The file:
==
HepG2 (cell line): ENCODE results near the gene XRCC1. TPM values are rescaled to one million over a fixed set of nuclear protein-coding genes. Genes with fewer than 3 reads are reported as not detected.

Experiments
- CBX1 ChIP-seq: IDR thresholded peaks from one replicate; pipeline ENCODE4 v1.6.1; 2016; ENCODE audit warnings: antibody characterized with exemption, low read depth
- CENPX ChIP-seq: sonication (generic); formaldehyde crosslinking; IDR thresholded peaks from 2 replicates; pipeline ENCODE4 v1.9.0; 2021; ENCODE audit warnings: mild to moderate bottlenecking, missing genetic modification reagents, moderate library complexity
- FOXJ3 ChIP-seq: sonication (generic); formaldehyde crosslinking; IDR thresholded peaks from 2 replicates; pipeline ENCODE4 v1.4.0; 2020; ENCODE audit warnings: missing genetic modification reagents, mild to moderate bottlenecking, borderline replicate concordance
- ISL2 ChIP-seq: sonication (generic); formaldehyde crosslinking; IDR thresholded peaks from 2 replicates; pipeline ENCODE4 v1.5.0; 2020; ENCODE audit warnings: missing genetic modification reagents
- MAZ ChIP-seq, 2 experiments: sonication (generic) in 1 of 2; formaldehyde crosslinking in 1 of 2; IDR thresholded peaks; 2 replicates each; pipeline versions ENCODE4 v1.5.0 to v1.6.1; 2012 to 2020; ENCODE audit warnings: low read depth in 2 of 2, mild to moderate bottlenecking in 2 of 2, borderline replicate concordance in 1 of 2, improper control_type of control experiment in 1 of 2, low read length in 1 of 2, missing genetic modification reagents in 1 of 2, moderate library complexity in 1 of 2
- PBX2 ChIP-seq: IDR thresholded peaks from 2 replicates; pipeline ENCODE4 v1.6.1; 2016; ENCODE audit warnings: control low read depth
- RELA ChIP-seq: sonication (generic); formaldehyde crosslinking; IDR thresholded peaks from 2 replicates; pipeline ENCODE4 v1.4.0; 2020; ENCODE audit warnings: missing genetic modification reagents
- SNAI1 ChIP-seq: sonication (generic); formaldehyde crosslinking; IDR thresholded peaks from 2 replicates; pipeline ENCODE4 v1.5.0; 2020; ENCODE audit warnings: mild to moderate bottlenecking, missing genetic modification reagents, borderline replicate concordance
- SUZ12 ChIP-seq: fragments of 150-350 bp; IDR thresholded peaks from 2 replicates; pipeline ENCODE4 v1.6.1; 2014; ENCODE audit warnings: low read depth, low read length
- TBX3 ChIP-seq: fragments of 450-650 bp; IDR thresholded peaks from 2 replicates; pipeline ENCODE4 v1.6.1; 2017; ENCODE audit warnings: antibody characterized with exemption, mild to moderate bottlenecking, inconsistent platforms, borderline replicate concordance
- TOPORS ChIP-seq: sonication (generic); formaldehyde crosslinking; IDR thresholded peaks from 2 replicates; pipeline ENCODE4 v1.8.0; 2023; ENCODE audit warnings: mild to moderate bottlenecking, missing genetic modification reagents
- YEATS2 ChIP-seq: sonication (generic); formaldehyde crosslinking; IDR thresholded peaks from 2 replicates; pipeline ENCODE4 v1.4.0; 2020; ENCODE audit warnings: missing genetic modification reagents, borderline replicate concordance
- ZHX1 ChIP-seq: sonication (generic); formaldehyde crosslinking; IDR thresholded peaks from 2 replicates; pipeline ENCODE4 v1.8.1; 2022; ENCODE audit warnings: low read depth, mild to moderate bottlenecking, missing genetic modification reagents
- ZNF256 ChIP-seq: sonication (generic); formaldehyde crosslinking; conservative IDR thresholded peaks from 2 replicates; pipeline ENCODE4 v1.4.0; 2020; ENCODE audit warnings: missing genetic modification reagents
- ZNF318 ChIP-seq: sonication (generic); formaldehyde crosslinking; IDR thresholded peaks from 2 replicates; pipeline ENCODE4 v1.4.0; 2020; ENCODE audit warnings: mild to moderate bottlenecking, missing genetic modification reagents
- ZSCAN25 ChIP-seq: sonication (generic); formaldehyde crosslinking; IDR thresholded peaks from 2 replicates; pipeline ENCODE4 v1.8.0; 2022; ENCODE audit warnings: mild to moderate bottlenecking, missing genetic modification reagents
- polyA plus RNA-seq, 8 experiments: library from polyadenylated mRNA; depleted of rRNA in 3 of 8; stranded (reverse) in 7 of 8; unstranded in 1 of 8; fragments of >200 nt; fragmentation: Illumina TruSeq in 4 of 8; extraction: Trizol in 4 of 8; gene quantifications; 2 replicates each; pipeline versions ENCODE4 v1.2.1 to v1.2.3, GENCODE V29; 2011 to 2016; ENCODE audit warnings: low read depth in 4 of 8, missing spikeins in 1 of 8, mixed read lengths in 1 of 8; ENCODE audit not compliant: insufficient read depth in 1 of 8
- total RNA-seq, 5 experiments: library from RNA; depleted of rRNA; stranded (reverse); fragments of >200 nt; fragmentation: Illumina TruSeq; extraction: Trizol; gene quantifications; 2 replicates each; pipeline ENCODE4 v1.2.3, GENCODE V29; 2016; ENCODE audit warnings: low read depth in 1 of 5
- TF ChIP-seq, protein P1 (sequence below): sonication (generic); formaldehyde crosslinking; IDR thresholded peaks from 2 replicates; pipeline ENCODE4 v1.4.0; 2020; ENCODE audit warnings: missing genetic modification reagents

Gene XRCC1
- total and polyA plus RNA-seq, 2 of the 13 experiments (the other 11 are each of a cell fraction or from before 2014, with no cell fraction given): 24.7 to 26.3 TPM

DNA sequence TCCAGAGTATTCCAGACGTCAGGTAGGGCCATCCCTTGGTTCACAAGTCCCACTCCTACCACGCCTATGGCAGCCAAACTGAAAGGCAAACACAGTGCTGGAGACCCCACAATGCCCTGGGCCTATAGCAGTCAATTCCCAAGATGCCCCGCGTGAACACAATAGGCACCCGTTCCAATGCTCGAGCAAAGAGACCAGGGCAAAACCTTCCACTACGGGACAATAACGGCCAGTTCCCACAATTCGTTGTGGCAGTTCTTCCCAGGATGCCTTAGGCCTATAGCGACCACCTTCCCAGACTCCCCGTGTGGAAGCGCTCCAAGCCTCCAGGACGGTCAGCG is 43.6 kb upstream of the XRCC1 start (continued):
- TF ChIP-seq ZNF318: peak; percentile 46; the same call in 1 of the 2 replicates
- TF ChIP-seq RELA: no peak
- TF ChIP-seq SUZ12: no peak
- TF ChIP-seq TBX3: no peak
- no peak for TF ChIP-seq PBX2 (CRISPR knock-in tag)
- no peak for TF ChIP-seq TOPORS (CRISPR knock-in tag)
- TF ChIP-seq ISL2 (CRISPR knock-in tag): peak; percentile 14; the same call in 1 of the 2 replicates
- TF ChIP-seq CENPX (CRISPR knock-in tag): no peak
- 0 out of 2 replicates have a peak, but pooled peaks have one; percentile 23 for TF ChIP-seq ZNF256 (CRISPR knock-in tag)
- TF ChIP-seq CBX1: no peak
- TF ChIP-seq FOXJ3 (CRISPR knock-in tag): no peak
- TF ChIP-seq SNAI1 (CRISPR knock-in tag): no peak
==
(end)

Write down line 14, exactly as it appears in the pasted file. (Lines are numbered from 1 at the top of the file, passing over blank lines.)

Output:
- YEATS2 ChIP-seq: sonication (generic); formaldehyde crosslinking; IDR thresholded peaks from 2 replicates; pipeline ENCODE4 v1.4.0; 2020; ENCODE audit warnings: missing genetic modification reagents, borderline replicate concordance